There’s an old superstition that says buying a Tarot deck for yourself is improper, or bad luck, etc. Nowadays, most people happily ignore this advice and shop for their own decks.  After all, a first Tarot deck is a very personal choice. It may not be a decision you want to entrust to someone else.

It’s perfectly fine to obtain your own Tarot deck through any (ethical) means. Most of the time, that means buying it from a website or shop. If you wanted to be really cautious, you could decide on a deck, then ask a friend or family member to buy it for you as a gift. (See also: Tarot myths debunked.)

What Tarot deck should I choose for my first deck?

There’s no one right answer to this question. Your first deck should be one that works for your Tarot practice. Look for a deck that has artwork you enjoy, and that feels right for you to be using. The more you like a deck, the more you’ll read with it—and the experience will make you a better Tarot reader.

There are hundreds of different Tarot decks in print, and any one of them could become your first deck. However, there are good reasons to opt for one of the more traditional Tarot decks. Check out our recommendations of the best Tarot decks for beginners.

Can you learn Tarot by yourself?

Sometimes people wonder if you need a class or a teacher to learn Tarot. The answer is, “certainly not.” Tarot is a teacher, and a remarkably patient and articulate one. The cards, a book (or twelve), and your own observations will get you very far without ever needing to take a class.

That being said, studying Tarot with others can be a fun and rewarding experience. You will learn much more about the cards if you’re able to get out of your own head. You can check online to see if there are any Tarot classes forming in your area. If not, forums and online discussions are another way to share your Tarot study with others.

Do you have to be psychic to read Tarot?

No, but it helps! (I knew you were going to ask that.) In all seriousness, though, it is possible to perform perfectly illuminating Tarot readings without a shred of psychic ability.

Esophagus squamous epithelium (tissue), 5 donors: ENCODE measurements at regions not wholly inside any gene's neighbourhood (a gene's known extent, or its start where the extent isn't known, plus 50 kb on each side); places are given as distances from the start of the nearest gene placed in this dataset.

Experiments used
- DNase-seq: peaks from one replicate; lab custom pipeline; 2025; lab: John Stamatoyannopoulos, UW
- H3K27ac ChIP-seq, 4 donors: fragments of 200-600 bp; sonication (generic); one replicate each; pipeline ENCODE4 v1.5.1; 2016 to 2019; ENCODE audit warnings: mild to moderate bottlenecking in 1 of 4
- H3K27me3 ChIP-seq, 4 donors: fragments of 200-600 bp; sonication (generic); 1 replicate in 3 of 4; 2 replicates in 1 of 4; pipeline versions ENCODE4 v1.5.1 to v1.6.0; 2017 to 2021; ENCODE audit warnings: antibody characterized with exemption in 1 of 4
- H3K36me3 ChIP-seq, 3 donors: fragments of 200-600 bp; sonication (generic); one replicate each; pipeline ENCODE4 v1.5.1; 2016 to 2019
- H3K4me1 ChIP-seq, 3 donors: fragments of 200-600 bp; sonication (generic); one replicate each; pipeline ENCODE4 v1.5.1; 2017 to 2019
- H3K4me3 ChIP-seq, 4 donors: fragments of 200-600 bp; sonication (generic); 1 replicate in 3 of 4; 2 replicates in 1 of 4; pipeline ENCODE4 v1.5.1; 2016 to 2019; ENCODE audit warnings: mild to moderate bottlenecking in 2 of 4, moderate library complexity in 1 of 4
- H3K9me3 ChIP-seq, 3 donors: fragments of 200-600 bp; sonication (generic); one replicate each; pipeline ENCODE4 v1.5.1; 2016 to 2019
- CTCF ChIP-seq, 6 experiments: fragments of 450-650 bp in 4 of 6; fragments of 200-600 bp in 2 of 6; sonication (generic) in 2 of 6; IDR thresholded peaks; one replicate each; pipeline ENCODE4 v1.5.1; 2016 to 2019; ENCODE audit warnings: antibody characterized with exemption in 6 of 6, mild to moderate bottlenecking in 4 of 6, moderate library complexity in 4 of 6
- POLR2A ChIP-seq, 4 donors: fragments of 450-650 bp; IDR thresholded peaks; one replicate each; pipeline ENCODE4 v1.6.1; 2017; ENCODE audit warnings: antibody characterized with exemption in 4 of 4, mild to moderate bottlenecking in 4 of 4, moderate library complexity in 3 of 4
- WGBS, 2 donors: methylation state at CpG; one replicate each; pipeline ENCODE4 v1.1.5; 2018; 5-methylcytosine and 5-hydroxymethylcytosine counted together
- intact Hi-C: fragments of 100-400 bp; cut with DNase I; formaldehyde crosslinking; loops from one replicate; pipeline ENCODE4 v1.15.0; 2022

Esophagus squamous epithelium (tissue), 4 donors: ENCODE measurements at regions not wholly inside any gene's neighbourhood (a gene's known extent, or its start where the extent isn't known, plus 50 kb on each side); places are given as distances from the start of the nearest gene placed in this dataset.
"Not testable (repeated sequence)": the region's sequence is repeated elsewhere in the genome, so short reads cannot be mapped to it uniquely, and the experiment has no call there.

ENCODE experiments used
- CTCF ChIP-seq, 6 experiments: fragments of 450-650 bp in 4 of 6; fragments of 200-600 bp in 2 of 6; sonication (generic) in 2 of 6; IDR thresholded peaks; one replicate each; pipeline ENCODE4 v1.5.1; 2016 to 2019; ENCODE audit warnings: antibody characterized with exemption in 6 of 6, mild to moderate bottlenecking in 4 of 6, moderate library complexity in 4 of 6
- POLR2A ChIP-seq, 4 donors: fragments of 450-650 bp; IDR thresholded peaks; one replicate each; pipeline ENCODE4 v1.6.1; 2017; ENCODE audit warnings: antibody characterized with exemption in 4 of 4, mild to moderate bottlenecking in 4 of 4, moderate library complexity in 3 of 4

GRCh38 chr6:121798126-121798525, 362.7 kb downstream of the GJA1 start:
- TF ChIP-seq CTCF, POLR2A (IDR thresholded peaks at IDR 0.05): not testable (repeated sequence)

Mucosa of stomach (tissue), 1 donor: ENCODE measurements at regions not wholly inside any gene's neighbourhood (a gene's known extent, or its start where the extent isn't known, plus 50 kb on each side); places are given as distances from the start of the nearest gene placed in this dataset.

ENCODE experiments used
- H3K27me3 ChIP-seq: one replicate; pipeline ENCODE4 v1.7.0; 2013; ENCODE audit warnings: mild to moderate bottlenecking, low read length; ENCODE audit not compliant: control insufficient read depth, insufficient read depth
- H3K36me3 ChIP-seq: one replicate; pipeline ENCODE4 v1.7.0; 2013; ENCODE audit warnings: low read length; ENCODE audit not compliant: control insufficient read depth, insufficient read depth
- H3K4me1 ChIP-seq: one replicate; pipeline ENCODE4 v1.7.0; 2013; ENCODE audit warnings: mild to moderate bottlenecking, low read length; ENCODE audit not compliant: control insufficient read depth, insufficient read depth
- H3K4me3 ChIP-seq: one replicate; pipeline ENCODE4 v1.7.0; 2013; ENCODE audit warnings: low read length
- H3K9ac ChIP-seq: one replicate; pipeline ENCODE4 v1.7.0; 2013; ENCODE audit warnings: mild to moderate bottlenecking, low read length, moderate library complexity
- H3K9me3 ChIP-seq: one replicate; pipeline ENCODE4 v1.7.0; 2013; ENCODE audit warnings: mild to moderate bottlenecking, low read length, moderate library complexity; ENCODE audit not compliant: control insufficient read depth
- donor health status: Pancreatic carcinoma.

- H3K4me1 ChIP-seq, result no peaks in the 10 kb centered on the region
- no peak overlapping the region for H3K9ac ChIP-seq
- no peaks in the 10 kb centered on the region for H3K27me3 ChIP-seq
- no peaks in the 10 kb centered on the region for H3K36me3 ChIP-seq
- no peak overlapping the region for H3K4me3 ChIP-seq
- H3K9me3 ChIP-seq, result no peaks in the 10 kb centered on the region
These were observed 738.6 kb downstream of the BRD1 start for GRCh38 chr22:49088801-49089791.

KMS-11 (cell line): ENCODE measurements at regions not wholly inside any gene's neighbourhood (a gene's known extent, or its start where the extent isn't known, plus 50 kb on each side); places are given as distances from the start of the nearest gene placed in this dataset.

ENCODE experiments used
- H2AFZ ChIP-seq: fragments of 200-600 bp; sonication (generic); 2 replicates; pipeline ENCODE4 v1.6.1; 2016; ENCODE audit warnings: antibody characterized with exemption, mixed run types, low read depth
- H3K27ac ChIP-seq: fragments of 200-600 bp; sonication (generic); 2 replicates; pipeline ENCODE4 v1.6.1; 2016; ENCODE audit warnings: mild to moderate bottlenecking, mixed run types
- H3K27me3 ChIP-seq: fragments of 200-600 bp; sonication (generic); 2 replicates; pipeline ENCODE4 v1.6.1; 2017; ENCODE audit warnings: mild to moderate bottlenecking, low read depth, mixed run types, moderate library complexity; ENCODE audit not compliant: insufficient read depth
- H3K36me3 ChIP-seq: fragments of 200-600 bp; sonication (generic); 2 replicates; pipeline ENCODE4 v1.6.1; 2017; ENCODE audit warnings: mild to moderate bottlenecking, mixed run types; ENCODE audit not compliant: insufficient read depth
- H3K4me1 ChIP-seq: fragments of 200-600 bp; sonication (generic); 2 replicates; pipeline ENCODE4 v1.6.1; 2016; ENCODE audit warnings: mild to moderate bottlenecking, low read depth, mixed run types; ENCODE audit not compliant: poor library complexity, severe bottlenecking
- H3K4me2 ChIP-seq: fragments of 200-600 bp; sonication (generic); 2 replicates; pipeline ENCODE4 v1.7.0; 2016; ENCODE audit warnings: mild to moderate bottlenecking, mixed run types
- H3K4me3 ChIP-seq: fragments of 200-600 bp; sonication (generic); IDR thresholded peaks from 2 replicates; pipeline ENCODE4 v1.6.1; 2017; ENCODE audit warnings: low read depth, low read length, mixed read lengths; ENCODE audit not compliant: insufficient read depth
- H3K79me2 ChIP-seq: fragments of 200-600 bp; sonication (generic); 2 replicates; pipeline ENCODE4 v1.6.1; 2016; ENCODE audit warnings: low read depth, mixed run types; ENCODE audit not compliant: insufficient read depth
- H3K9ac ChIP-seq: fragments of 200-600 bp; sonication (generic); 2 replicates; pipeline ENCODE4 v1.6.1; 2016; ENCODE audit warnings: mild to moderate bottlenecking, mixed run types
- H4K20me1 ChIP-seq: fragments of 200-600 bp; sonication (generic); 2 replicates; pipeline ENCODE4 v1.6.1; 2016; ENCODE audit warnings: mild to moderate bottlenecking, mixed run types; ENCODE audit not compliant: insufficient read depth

How’s that, you say? Because human beings are excellent pattern-finders. We have a special ability to weave seemingly random images into stories. And the stories we spot in the chaos can tell us a lot about what’s going on deep inside our heads and hearts.

A shuffled Tarot is a blank canvas where psychic insights often emerge. Most readers say that using the cards helps them access their natural psychic gifts more readily. Practicing with Tarot can help develop psychic awareness, but don’t be discouraged if you feel your third eye needs glasses. Tarot is used productively by lots of people who don’t believe in psychic ability at all.

Does Tarot require memorization?

I don’t mean to be a buzzkill here, but Tarot is heavy stuff. There is a great deal of meaning condensed into the cards, and it will take some effort from you to learn to unpack it. If you approach the Tarot in a shallow way, your relationship with the system will also be without depth.

The best readers combine deep understanding of the cards and intuition. Anyone who says you can read the cards purely intuitively (without any study) is soft-pedaling the power of Tarot. They aren’t just pretty pictures to stimulate the mind—they are part of an esoteric language with a specific vocabulary and grammar.

Fortunately, learning the card meanings doesn’t have to feel like cramming for a test. There’s no need to commit the little white booklet to memory, or spend hours drilling on keywords. As with any language, the best way to “speak” Tarot is to use it daily. Reading, meditating, and practicing with the cards will help you far more than rote memorization. Try studying one card each day until you feel confident that you can connect with its meaning when it comes up in a spread.

Read more posts about Tarot, or shop for decks. You can also browse the entire blog archive here.